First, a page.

Single roses, like the exquisite very repeat flowering 'Wildflower' bred by David Austin (above), often resemble porcelain roses and seem as delicate as butterfly wings. Despite the carnage in rose breeders' experimental beds for a century and a half, some single flowered new seedlings touched the heart to such a degree that they were saved. Their continued survival, sometimes for more than a century on the world's rose lists, prove not only their charms but their toughness. These are a few of my own favourites:

Climbing Roses
Mermaid (1917) This is a hybrid of the Macartney Rose of Chia, a climber to 9m,  in bloom for many months with quantities of very large clear golden yellow single blooms each with a boss of golden-brown stamens. Mrs Richard Turnbull, bred by Alister Clark in Victoria, is in the same style, constantly re-flowers in the season and is a pure creamy white. 
The Cherokee Rose or Laevigata This vigorous climber was discovered in China and is exquisite in bloom with huge pure creamy white flowers of great substance with a boss of yellow stamens. It is deliciously scented of rose and carnation. Once flowering.
Francis E. Lester This once flowering Musk Hybrid climber is a glorios sight in full flower, with huge terminal panicles of small, single, milk white flowers blushed with pink, resembling apple blossom. The intense fragrance is of bananas and oranges. It is very healthy and grows to around 3.5-4.0 m. The flowers are followed by large sprays of tiny deep apricot heps that are perfect for posies and flower arrangements.
Wedding Day Bred by Sir William Stern at 'Highdown'  in Sussex, this variety is perfectly named. It is a very healthy moderate to larger climber, once flowering, with huge dense trusses of pure white small single flowers richly fragrant of oranges.
Filipes 'Kiftsgate' is only suited to large and country gardens. This world famous rose was raised in the beautiful garden of 'Kiftsgate' (located across the road from 'Hidcote', another famous English garden.) It easily climb into trees forming a spectacular waterfall of single superbly fragrant white single flowers followed by thousands of tiny heps.
Himalayan Musk Rose Another rose strictly for larger and country gardens, free standing like a clump of bamboo with arching branches and drooping, almost willow-like grey-green foliage and huge trusses of delicate, milky-white, small roses intensely fragrant of sweet pure musk (which bears no relationship to those choking, hayfever-inducing cheap 'musk' perfumes).
Gigantea This gorgeous Burmese and southern Chinese rose was introduced into Europe in 1888. The saucer-like very large single flowers are cream and very fragrant. They are followed by huge edible pear-shaped orange heps (which are sold as fruit in Indian markets). It repeat flowers lightly after its first luscious early summer flowering and can reach 10 m making it ideal for larger pergolas.
Altissimo There is no hiding this flaming beauty with large crisp single blooms of clear rich red and golden stamens. It is one of those happy-hearted roses, perfect for climbing over the garden gate or wreathing around an entrance or verandah.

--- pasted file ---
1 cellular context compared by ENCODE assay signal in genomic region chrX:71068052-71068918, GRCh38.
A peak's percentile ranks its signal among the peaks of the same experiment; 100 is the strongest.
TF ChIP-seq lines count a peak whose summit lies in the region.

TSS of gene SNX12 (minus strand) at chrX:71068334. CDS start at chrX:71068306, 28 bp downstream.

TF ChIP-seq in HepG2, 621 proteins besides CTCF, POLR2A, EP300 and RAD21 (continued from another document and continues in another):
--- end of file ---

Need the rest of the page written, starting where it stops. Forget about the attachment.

Climbing 'Meg' This stunning old rose bears large pale pink single blooms in abundance throughout the season, spreading a sweet old-fashioned fragrance.
Gwen Nash bred by Alister Clark in Victoria, this glorious climber bred from Gigantea has a profusion of large exquisite mid pink flowers with waved petals and a delightful sweet fragrance.
Nancy Hayward This famous old climbing rose bred by Alister Clark in 1937 is breath-takingly elegant. It bears profuse huge fragrant single flowers of glowing tomato red with gold stamens and constantly r-flowers.

Bush and Shrub Single Roses
Golden Wings This is simply one of the most beautiful roses ever bred and fortunately was appreciated. It is a repeat flowering hybrid forming a neat shrub withvery large flowers which are lemon yellow suffused with golden yellow with a boss of rich deep gold stamens and a sweet wild rose fragrance.
Lord Penzance An all-time favourite, bred from the Eglantine Rose, the wild rose of England, by Lord Penzance of Goldalming in Surrey. The foliage is intensely scented of fresh green apples while the profuse pale to deeper lemon single blossoms are faintly blushed with pink and have a wild sweet rose fragrance.
Dupontii syn. Rosa moschata nivea  Bred in 1817 and named after the head gardener Andre Dupont for the Empress Josephine at Malmaison near Paris, this glorious rose smothers in large single milky white perfect blooms which shade to gold in the heart and have a richfragrance of ripe bananas.Many rate it the finest shrub rose ever bred, despite the magnificent display lasting only 4-6 weeks a year. It was bred from a cross between the Damask rose and the True Musk Rose R. moschata.
Sally This stunning shrub rose bears small clusters of deliciously fragrant, large white flowers unfolding from elegant apricot buds. Repeat flowering. It forms a spreading shrub to around 1.5m x 1.5m.
Dainty Bess Bred in 1925, this is one of the most loved single hybrid tea roses with a profusion of large single clear light pink flowers with wine red stamens. It is constantly in flower throughout its long season, and is vigorous and healthy.
White Wings This exquisite single old hybrid tea rose is one of the most elegant roses ever bred with medium to large, airy, purest white flowered roses and a delicate delicious scent. Like Dainty Bess, it is particularly sturdy.
Mrs Oakley Fisher Bred by Cant in 1921, this is now one of the most sought after old roses, a gorgeous single Hybrid Tea in pure silken apricot with a delicious fresh scent. The new growth is a rich crimson. Simply beautiful. 
Mutabilis syn. Tipo Ideale Although this rose from China was introduced into European cultivation in 1896, it is thought to be very much older. It is unique and remarkable, forming over the years a large shrub. It is never out of flower other than in mid-winter, smothering in airy panicles of large single flowers that open from deep apricot, slenderly furled buds to cream, then apricot, coppery pink and finally crimson so that the bush seems to be covered with multi-coloured hovering butterflies.
Fruhlingsmorgen A gorgeous shrub rose from the 1930s. The arching canes bear a profusion of large single pale pink flowers, each with a cluster of deepest crimson stamens. Fruhlingsgold is its near twin with very fragrant large pale golden single blooms.
Bloomfield Dainty and Irish Elegance are also well worth including in the garden.

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Happy meandering and gardening,  Judyth McLeod

  © Judyth McLeod